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Chapter 1

Chapter 1 Evolutionary Psychology.docx

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Department
Psychology
Course
PSYC 3420
Professor
Irwin Silverman
Semester
Winter

Description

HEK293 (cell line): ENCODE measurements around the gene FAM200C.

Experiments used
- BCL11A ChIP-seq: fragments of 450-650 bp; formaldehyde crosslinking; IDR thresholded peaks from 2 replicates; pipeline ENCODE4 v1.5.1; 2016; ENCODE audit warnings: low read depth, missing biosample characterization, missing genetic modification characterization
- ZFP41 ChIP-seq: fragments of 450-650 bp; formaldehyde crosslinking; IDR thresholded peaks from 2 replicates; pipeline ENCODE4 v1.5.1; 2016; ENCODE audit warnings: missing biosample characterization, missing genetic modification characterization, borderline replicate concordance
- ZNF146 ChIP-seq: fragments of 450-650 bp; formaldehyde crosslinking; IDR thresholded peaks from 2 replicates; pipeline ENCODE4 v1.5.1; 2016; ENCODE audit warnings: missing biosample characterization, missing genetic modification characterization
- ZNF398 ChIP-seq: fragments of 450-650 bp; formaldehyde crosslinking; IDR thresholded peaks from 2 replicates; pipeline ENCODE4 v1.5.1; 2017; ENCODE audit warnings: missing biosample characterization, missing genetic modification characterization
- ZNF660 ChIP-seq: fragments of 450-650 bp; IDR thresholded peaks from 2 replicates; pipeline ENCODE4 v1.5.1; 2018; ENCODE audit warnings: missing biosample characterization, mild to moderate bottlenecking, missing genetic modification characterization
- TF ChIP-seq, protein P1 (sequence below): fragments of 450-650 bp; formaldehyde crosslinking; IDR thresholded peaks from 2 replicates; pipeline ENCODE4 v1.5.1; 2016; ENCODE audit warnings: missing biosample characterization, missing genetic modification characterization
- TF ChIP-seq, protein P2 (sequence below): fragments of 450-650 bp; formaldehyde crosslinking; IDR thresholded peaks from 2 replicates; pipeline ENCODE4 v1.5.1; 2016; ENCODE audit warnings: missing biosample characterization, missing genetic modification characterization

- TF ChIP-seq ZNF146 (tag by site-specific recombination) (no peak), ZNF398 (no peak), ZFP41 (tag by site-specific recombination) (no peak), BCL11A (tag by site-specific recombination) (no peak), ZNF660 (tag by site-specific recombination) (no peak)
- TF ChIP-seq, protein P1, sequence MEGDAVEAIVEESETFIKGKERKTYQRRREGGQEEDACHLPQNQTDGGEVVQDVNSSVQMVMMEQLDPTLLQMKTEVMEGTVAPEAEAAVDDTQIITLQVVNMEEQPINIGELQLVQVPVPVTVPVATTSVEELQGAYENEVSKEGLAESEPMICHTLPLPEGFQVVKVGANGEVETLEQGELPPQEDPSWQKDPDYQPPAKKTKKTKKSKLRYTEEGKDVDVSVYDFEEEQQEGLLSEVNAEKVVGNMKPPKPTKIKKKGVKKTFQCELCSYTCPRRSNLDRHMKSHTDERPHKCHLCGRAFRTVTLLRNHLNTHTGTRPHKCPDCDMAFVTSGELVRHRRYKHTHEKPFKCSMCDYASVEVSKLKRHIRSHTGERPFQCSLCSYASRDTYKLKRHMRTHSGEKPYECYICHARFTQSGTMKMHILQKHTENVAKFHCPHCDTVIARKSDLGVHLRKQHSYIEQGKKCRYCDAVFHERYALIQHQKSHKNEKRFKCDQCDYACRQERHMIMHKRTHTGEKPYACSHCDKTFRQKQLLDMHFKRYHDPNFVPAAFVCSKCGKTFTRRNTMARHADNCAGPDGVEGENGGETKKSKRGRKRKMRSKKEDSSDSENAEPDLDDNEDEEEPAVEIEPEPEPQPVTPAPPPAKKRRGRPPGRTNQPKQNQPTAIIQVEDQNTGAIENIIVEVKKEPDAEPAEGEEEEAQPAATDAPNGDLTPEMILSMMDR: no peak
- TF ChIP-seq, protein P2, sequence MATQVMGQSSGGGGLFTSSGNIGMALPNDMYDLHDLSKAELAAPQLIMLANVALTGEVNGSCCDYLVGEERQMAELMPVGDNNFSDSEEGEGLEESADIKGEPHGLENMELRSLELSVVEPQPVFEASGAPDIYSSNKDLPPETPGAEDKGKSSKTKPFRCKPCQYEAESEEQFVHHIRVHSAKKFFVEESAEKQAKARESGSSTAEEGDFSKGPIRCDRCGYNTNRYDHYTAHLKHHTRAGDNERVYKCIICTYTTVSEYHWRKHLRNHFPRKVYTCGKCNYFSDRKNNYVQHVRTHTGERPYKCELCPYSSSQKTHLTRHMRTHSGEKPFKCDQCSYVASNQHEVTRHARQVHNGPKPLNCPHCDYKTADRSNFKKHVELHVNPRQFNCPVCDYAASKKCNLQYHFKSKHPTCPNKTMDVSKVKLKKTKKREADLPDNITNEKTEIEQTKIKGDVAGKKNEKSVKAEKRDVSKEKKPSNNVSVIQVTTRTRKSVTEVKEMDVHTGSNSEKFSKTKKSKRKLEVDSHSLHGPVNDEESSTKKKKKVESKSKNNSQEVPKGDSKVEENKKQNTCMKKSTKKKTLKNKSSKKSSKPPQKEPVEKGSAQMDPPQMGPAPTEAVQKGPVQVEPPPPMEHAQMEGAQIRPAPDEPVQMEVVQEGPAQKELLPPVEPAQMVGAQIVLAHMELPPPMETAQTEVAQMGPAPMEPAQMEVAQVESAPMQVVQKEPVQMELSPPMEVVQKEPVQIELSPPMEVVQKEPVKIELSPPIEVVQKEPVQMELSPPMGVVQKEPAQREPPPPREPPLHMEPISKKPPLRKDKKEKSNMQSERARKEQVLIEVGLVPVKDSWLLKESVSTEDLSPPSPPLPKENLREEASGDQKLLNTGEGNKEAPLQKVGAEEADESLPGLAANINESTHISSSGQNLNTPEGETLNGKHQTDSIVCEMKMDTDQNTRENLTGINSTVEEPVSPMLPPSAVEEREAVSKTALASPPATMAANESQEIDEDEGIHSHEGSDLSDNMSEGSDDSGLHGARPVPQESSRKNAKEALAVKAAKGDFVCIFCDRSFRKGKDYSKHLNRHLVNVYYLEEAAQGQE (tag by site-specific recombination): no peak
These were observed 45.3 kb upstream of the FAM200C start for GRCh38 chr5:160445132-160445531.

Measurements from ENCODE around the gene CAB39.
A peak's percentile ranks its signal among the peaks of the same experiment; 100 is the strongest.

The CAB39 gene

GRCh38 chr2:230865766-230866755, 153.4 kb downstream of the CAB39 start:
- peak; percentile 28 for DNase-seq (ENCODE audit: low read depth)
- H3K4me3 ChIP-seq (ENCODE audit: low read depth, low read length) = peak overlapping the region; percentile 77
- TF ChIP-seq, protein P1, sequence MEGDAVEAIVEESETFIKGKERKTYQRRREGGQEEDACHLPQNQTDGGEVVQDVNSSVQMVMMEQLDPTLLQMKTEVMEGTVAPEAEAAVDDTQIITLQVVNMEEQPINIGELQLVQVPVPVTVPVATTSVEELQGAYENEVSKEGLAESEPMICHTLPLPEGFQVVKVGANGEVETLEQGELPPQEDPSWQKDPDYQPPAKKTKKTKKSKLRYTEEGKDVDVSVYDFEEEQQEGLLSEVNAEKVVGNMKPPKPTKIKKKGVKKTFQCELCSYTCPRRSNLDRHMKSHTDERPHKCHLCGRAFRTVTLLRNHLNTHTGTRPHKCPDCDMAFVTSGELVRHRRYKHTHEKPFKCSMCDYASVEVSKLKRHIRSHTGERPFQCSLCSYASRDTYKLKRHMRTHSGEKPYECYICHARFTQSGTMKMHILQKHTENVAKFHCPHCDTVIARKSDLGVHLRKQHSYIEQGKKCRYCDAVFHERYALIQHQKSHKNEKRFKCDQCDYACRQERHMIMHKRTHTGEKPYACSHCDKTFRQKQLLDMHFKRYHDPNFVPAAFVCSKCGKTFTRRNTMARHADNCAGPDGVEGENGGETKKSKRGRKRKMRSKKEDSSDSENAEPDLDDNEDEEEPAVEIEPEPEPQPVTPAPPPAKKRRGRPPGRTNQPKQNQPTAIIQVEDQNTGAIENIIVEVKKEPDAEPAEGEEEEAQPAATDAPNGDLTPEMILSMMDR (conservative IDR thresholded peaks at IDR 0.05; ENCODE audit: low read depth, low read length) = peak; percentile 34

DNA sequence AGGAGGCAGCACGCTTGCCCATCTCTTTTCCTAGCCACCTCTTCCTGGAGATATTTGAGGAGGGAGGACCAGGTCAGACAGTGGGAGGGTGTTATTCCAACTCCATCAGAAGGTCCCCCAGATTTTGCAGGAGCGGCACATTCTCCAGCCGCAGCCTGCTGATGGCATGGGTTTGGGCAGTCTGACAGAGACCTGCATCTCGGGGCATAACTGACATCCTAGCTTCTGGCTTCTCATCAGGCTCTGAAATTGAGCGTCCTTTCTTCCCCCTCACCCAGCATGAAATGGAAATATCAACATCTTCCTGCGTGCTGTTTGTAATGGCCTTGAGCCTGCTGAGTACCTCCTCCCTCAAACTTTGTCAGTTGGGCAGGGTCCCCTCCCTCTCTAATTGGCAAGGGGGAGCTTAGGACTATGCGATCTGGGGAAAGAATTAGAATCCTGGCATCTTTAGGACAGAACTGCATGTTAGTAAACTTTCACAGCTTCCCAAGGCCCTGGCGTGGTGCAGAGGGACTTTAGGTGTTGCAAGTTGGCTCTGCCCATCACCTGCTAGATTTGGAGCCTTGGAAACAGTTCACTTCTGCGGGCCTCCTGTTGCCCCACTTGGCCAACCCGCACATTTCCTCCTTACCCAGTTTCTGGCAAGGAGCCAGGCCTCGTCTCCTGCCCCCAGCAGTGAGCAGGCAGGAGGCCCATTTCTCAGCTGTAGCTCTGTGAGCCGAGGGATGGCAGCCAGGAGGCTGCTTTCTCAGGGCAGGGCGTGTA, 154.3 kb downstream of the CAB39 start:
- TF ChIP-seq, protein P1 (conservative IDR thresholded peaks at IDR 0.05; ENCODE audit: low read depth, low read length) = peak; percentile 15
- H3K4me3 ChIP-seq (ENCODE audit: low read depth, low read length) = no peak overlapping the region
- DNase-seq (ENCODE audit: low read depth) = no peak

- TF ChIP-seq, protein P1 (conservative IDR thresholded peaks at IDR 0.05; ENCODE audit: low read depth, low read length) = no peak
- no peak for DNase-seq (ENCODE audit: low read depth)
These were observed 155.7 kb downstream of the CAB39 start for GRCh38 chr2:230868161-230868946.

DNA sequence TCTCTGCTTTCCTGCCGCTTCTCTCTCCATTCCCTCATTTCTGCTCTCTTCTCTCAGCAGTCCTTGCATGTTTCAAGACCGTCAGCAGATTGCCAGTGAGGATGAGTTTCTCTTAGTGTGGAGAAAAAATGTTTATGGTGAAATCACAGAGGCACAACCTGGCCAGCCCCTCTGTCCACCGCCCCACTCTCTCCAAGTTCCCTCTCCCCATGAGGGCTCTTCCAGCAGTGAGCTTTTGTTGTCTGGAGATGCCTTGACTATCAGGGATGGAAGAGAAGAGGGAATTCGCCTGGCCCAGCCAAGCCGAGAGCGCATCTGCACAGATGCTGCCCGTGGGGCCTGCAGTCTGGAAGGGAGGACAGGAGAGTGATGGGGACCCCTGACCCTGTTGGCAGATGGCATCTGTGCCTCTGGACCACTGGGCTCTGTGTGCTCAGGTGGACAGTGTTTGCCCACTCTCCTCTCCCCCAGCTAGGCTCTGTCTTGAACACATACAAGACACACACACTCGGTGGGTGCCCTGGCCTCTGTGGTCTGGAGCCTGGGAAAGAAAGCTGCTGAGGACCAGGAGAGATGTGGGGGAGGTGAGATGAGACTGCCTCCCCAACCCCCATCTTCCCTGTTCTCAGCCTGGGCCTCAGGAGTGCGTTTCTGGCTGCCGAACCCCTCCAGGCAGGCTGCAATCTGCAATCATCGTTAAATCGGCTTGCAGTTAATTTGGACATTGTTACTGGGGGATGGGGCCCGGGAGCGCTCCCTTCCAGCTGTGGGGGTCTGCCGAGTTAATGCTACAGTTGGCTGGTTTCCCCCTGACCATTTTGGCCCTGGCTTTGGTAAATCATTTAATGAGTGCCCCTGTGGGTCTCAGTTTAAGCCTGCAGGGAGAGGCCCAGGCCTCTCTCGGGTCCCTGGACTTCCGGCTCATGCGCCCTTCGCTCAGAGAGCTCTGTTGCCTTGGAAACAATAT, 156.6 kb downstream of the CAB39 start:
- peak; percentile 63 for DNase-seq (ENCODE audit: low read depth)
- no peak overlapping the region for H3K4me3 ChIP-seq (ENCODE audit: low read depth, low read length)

Chapter 1 Evolutionary Psychology  Foundations of evolutionary: o Neanderthal man found 50,000 yrs ago, early homicide victim o Fractures and dents more than women; left frontal skull; right handed attacker  Can’t tell us combat was normal or that more aggressive sex o Brain is the most complex; 1,350 cubic cm; new goal of evo Psyc o Focuses on 4 main Q’s: o 1. Why it’s designed the way it is- what caused it to be... o 2. How is human mind designed- mechanism and parts, organization o 3. What are the functions of the component part and structure= whets its purpose o 4. How does input from current environment interact with the design of the human mind to produce observable behaviour?  Ancient Greeks A/P studied the mind; Freud too; skinner  Past few decades to see all disciplines coming together-Psyc, learning, warfare, self-esteem, status, parenting –all under one evolutionary psych  Landmarks in the history of evolutionary thinking: o Evolution before Darwin:  Change over time, change in life forms before by scientists  Jean baptise Pierre Antoine de Monet chevalier de lamark-1744-1829 was one of first to use word biologie thus studying life as a science  Lamarck believed: 1. Progress towards higher form 2. Inheritance of acquired characteristics  Must struggle to survive , enlarging nerve secretion, enlarging organs  Necks of giraffes probably from striving for higher leaves  These were passed down and acquired  Baron gorgers Cuvier 1769-1832- proposed theory catasrophism:  Species are extinguished periodically by catastrophes such as meteors; replaced by other species  Some noted similarities of species to humans; birds to flipper; chimps to us... Page 1 of 9  Change over time seen from fossil records, bones changed, organic structure change  Embryonical development of different species: strikingly similar in species that otherwise seems diff from another  Loop like pattern of arteries- same ancestors milling of yrs ago  All these evidences before 1859 suggested life was changing  Many also saw characteristics for certain species; quills of porcupine help defense; turtle shell,  The mechanisms of change weren’t seen though o Darwin’s theory of natural selection:  Why change takes place, and ways change proceeds; how new emergence, vanishing species...etc...  Darwin took a voyage after Cambridge, on the beagle in 1813 for 5 yrs, to Galapagos islands- found finches-m were all different yet same species  Common ancestor who diverged and local ecological conditions changed their makeup- pivotal to Darwin’s conclusion that species aren’t immutable but change  The existence of adaptations halted him from accepting others ‘explanations  Darwin used Malthus essay on population principle in 1798 to note that: organisms exist in number greater than can survive and reproduce; struggle for existence-favorable variations tend to be preserved; others die out  1. Theory of natural selection and 3 main ingredients  A. Variation b. Inheritance c. Selection  A.Variation:Organisms vary, this is essential for evolution to operate and gives materials to work with evolution  B. Inheritance: passed down reliably parents to offspring; wing deformities by accidents aren’t inherited by offspring-only those variations that are inherited play role in evolutionary process  C. Selection: some heritable variants leave more offspring b.c. they help with survival and reproduction Page 2 of 9  Organisms can live many years and not pass its qualities to future; thus a differential reproductive success- bottom line of evolution by natural selection  Differential-success or failure is defined by success relative to others; more frequent if successful; b.c. survival is key for reproduction o Darwin’s theory of sexual selection:  Survival selection-some things had nothing to do with selection at all;  Plumage of peacock seems to be open invite from predators;  Natural selection focused on adaptation to survival;  Sexual selection focused on adaptations for mating  A.Intrasexual competition: between one sex- outcomes to mates finding o These traits will be passed on ; as female likes it  B.Intersexual selection: preferential mate choice; those who have qualities desired, will mate-those who don’t wont. o Aka- female choice- as they are choosy of mates  Sexual selection succeeded in explaining the anomalies o Role of natural selection and sexual selection in evolutionary theory:  A/B aren’t only causes for evolutionary change  1. Genetic drift-  random changes in population, which come about through  A. Mutation- random hereditary dna changes  B. Founder effect- small portion of population makes a new colony and are not genetically representative of the original population o I.e. more red heds at beg. More red hed later on too  C. Bottle necks- population shrinks due to catastrophes; survivors have only subset of genes of the original population  2. Intention-  Not intentional and cannot look into future; maybe giraffes long necks will suck in 20 yrs, but now it’s good for those leaves  3. Gradual- Page 3 of 9  Dozens of millions of generations for process to shape as we see today; some slow, other more rapid  Sudden changes-punctuated equilibrium o Tiny increments in each generation , and take thousands of yrs  Darwin’s theory explained new species, although not b.c. of geographic isolation  Accounted for the modification of organic structures over time  Apparent purposeful design linked to survival and reproduction  He went through one grand tree of descent ; connected with others  Share common ancestry to chimps 98%  Many human genes have counterpart genes in caenorhabditis elegans- chemical structure that humans evolved from one ancestor  Caused controversy, scepticism, lacked coherent theory of inheritance,  Lacked solid basis for heredity  How could partial wings help birds, - all must be advantageous; yet partial forms can be adaptive even before they evolve  His wife was deeply religious; so he waited for the publications  What was not known in his day makes it more important to elaborate on now o Modern synthesis genes and particulate inheritance:  Mechanism of inherence not known then; mendle shows it is particulate and not blended  Passed in intact packets called genes; can’t be acquired  Gene- defined as smallest discrete unit inherited by offspring’s intact, w/e being broken up or blended  Genotypes-entire collection of genes within an individual; not passed down intact in contrast  Genotypes with sexual reproduction is broken up each generation; each person inherits a random half of genes from mothers genotype and random from fathers genotype  Specific half of genes we inherit from each parent-are identical to half of those possessed by that parent; b.c. they are discrete without modification Page 4 of 9  Modern synthesis movement in 30-40’s- discarded biological misconceptions such as lamaracks o Ethology movement:  Behaviour leaves no fossils  All behaviou